Both a precancer and an atypical mole may look unusual, but each has unique characteristics. An expert explains the differences.
Ask the Expert
The brave men and women who serve our country know they accept some risks, but they may not know that one of them is skin cancer. We asked Jonathan L. Bingham, MD, a Mohs surgeon in Great Falls, Montana, and a flight surgeon with the Montana Air National Guard, to tell us more about this danger.
We asked Elizabeth Buzney, MD, outpatient clinical director of the Department of Dermatology at Brigham and Women’s Hospital and assistant professor of dermatology at Harvard Medical School, how to use sunscreen most effectively.
There’s a lot of information out there about sunscreen safety, and not all of it is reliable. We asked a top expert to address some common questions about sunscreens.
Q: My dermatologist would like to biopsy a mole on my forearm. I know this involves removing some skin — should I be concerned about the pain? A skin biopsy is a routine procedure performed by dermatologists: A sample of skin is removed to diagnose a skin lesion or mole. A small amount of anesthetic […]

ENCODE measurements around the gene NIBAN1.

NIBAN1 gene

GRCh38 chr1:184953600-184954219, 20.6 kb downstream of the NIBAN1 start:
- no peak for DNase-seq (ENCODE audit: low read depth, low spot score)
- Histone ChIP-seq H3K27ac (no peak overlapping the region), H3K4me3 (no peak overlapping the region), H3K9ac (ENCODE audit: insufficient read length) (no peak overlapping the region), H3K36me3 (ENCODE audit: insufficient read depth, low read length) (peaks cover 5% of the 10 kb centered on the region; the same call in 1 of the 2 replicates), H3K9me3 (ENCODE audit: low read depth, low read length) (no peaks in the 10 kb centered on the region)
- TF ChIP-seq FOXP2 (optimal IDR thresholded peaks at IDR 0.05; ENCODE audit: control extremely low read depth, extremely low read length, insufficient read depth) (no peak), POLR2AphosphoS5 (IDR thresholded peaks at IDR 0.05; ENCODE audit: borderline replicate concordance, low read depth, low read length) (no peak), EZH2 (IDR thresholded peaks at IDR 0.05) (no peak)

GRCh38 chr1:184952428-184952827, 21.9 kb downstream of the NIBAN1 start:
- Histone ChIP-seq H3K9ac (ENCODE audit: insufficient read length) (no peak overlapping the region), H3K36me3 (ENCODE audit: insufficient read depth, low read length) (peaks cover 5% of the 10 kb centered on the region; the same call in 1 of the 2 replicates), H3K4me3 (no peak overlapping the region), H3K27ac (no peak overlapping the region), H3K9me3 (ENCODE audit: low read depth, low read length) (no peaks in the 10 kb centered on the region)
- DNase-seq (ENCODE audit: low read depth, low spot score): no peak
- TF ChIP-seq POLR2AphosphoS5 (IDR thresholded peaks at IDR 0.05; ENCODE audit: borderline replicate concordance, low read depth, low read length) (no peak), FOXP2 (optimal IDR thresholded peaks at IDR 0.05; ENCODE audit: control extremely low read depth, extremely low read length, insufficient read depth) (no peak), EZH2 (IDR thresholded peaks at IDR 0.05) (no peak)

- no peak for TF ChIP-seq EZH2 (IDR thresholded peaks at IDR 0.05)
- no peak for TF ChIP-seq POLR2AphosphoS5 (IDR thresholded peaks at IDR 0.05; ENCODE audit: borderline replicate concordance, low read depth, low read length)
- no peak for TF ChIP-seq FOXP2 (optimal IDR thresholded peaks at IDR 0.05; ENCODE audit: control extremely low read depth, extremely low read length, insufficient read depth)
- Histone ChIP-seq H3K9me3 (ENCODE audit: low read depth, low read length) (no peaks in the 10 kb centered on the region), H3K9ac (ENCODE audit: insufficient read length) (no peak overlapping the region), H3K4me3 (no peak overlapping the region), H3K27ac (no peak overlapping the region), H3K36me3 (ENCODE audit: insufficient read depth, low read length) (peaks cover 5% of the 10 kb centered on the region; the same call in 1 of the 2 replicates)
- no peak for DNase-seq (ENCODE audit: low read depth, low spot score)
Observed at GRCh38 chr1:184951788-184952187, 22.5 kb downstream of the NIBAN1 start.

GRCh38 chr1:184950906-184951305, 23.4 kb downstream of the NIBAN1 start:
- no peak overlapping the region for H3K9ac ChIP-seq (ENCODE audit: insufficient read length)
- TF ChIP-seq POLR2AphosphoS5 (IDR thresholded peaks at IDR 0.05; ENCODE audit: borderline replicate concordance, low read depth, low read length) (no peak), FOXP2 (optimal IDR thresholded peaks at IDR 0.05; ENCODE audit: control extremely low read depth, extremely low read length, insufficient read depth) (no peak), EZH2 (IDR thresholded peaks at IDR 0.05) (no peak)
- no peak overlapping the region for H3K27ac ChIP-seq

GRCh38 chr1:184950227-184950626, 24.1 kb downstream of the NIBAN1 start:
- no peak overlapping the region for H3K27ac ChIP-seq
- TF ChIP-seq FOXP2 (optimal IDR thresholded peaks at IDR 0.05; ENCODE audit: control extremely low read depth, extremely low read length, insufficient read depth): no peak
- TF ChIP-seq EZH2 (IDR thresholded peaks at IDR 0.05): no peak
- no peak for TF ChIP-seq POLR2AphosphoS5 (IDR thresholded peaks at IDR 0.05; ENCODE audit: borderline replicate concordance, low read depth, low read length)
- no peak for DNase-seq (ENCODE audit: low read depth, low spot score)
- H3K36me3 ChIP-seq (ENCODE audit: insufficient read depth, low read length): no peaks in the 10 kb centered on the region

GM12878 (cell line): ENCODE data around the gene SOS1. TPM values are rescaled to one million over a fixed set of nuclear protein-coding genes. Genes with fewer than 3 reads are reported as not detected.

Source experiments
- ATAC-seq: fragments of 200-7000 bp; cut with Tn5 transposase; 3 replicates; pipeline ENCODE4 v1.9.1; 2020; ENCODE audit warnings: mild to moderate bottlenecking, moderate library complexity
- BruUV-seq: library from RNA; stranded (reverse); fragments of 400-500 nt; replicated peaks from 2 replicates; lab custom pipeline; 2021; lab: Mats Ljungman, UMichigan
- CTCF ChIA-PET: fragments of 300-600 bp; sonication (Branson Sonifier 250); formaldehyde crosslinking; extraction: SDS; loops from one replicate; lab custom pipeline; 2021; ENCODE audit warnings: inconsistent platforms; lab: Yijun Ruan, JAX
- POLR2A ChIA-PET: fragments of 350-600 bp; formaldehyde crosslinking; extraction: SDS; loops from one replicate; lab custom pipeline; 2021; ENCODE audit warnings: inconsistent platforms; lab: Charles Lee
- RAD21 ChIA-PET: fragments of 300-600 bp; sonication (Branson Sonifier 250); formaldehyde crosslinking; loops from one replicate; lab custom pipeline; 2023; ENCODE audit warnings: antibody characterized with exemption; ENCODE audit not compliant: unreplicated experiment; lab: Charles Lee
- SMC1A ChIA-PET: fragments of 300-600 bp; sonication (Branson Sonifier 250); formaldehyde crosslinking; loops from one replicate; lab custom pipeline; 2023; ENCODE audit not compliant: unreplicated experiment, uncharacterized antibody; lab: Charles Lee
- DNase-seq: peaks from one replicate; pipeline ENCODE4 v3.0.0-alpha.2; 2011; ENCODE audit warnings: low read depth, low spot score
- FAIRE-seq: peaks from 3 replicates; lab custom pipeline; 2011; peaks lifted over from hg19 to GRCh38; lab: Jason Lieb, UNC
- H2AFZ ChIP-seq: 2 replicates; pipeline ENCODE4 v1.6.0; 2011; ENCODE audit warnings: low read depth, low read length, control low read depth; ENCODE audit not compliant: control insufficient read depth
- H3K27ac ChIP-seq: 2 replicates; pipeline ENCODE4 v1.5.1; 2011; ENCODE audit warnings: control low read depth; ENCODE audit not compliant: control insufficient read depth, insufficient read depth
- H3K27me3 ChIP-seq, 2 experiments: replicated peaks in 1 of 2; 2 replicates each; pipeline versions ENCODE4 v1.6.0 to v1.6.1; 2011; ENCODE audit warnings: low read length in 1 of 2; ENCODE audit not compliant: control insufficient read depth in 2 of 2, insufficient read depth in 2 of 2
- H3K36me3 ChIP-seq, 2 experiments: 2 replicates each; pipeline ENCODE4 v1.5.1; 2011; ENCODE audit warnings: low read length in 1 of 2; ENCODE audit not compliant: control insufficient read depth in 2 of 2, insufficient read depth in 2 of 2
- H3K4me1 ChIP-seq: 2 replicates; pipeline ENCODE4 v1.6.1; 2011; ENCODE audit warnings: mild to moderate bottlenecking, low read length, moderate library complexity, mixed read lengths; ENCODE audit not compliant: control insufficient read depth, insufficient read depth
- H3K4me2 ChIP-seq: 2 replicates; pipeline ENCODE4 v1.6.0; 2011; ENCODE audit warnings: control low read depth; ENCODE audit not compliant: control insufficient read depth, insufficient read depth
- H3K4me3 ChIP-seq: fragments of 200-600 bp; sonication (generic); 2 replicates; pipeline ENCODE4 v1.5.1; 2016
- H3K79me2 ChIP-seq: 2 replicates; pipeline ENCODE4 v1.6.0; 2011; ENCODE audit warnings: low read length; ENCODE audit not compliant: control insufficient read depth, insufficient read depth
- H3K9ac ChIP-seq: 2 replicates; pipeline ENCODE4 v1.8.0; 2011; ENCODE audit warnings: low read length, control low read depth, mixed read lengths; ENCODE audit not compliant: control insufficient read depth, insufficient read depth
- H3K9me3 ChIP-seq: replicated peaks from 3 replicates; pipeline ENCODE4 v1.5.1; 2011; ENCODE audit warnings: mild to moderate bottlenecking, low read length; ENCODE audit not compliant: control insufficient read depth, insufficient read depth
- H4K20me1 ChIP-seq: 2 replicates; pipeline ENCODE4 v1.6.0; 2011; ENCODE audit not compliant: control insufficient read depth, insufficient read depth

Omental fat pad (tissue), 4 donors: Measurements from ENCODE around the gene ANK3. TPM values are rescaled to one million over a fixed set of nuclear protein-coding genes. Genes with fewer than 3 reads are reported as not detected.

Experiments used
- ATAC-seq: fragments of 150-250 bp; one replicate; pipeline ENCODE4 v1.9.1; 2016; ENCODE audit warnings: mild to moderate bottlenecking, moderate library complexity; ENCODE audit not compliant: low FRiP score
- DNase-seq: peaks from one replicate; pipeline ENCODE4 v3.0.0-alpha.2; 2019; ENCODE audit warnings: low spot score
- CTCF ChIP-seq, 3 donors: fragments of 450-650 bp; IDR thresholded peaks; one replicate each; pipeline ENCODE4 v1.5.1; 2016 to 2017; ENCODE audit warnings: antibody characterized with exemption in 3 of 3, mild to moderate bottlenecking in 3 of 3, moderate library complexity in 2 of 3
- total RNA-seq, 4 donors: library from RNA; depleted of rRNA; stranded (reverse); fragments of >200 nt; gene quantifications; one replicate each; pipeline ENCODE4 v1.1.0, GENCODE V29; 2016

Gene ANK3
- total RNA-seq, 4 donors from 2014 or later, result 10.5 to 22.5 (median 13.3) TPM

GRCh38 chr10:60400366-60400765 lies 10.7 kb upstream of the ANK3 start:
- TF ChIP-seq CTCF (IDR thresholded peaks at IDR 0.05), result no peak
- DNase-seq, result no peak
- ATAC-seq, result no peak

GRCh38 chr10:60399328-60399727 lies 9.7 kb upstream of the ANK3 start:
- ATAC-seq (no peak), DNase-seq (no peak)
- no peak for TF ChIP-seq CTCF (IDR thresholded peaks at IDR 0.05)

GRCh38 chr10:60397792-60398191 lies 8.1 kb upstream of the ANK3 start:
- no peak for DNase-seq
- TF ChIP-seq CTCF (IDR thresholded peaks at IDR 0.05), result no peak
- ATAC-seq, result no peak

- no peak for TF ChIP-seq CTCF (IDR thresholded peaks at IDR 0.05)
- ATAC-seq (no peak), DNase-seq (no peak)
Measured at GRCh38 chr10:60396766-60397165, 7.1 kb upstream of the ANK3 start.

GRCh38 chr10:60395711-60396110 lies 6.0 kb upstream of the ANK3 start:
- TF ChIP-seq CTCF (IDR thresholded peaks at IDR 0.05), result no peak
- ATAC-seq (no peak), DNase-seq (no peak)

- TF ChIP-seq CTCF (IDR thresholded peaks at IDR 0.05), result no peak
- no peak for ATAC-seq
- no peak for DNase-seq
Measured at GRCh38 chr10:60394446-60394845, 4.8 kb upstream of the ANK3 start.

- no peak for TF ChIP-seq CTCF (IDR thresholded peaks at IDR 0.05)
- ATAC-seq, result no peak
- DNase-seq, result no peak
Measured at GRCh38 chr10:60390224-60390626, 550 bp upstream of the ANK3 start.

I recently had a skin cancer removed, and I’m worried about recurrence. I know I’m now at higher risk for more skin cancers, but can that same cancer come back even after it’s been treated?
The term “mole mapping” most commonly refers to the monitoring process for a patient who is at a high-risk for developing melanoma.
I noticed a small scaly patch on my forehead. It seems like dry skin, but sometimes it’s itchy and forms a little scab when I scratch it. I’ve had it for a while. Should I see a doctor just for that?
Hopefully you’ve been careful this summer, but you may still have acquired some damage. If this year’s warmest months (and all of the previous summers) have left you with dark spots, fine lines and other signs of sun damage, it is possible to improve the situation.
My father was diagnosed with a small squamous cell carcinoma on his ear. He says it’s nothing and refuses to go back and have it removed. What can I do to convince him he’ll be better off with treatment?